Given regional disparities in economic and educational development, cities and counties can gradually and by stages prolong compulsory education to 12 or 11 years, and elevate secondary vocational schools into higher vocational and technical colleges. 
 
We interviewed educational officials in several counties and districts, who noted that school buildings and teachers have been equipped to popularize 12-year compulsory education, and it saves more human and financial resources to run general academic high schools than vocational schools. 
The second question likewise has a definite answer. First, the parallel development of general academic high schools and vocational schools lags behind real social needs, calling for major reforms and innovation. 
 
In 2002, the State Council promulgated the Decision on Vigorously Promoting the Reform and Development of Vocational Education, urging efforts to focus on secondary vocational education and maintain roughly similar sizes of vocational schools and general academic high schools. The policy indeed produced a great number of ordinary industrial laborers for China.
 
Two decades later, as China’s industrial levels rise and intelligent manufacturing technology advances, the previous model has been unable to meet growing demand for technical workers in high-end industries. 
 
From the perspective of students and their parents, laborers who have reached the age of 16, but not 18, are minor workers according to the Chinese Labor Law. If teenagers of this age group enter the labor market, their physical and mental health, as well as personal growth, are very likely subject to negative impact. At the same time, this age range is the key stage for students to grow into mature youth, the prime time for them to learn basic knowledge and shape good moral qualities, and it is crucial at this age to receive senior high education. In addition, most parents hope their children can attend general academic high schools to obtain a complete education which includes basic science and culture.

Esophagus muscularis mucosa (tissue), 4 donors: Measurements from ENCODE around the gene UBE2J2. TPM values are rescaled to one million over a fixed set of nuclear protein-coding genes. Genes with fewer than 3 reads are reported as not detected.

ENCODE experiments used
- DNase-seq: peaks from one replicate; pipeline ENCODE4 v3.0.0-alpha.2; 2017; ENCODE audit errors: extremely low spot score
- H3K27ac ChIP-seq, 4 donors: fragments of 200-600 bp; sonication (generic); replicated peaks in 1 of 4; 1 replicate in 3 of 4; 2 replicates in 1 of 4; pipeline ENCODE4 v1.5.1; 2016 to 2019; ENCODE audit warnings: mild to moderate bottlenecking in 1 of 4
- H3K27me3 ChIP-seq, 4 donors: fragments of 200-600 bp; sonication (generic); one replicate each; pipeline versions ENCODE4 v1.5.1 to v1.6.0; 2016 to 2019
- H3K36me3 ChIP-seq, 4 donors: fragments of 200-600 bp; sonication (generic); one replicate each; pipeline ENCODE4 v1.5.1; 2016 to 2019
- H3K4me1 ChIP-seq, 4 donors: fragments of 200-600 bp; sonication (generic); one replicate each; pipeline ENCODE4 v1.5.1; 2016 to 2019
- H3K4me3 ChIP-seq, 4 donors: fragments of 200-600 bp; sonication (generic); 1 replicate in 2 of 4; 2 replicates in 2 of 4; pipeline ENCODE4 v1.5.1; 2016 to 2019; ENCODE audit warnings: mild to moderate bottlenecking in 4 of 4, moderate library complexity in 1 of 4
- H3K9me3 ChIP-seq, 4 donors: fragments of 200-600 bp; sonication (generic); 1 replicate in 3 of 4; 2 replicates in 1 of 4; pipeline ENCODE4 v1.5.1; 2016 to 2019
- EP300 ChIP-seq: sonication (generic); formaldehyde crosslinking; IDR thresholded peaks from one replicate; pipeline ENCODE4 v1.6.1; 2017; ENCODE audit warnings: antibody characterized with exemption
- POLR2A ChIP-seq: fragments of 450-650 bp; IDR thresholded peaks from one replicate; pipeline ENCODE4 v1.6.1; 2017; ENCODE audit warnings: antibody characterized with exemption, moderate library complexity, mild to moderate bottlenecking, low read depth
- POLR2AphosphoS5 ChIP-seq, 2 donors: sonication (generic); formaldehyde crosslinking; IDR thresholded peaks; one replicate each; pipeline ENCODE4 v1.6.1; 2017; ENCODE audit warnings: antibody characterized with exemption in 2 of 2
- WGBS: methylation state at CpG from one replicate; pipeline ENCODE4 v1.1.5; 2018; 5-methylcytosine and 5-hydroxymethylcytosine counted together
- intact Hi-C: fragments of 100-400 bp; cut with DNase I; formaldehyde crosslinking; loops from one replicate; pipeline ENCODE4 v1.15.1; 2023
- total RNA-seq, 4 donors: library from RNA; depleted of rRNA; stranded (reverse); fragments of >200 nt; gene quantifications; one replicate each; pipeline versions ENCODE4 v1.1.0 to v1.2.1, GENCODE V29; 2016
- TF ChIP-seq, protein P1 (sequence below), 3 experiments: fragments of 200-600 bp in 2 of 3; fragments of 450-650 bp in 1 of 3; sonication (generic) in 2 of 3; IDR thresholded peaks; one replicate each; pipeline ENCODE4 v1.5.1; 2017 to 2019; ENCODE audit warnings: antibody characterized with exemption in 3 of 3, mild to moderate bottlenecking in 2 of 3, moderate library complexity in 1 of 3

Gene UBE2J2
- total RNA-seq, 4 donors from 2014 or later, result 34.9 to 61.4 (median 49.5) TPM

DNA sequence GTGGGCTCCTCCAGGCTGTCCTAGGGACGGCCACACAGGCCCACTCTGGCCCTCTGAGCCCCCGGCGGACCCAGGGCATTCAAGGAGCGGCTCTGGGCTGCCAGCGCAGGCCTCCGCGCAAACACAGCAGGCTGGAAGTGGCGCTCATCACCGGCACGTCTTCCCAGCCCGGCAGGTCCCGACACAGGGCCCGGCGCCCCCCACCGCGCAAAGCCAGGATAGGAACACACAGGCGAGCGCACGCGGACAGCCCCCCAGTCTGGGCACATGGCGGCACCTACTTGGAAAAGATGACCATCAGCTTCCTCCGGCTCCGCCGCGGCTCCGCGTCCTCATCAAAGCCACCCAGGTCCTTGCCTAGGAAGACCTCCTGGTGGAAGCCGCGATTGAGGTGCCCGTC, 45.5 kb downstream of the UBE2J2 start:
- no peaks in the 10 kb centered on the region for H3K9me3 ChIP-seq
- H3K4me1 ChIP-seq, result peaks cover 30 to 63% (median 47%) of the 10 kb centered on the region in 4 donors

Therefore, after realizing balanced development of the compulsory education system in county-level areas in an all-round manner, China should promote 12-year compulsory education for primary and secondary education stages step-by-step and terminate the division of junior and senior in high school, enforcing general senior high school education and elevating secondary vocational education into higher vocational and technical education. 
 
This is vital to the construction of the schooling system with Chinese characteristics and the institutional guarantee for the long-term effectiveness of the double reduction policy. 
 
Li Hongwu is a professor of education at Shaanxi Normal University. 
 
 
 
Edited by CHEN MIRONG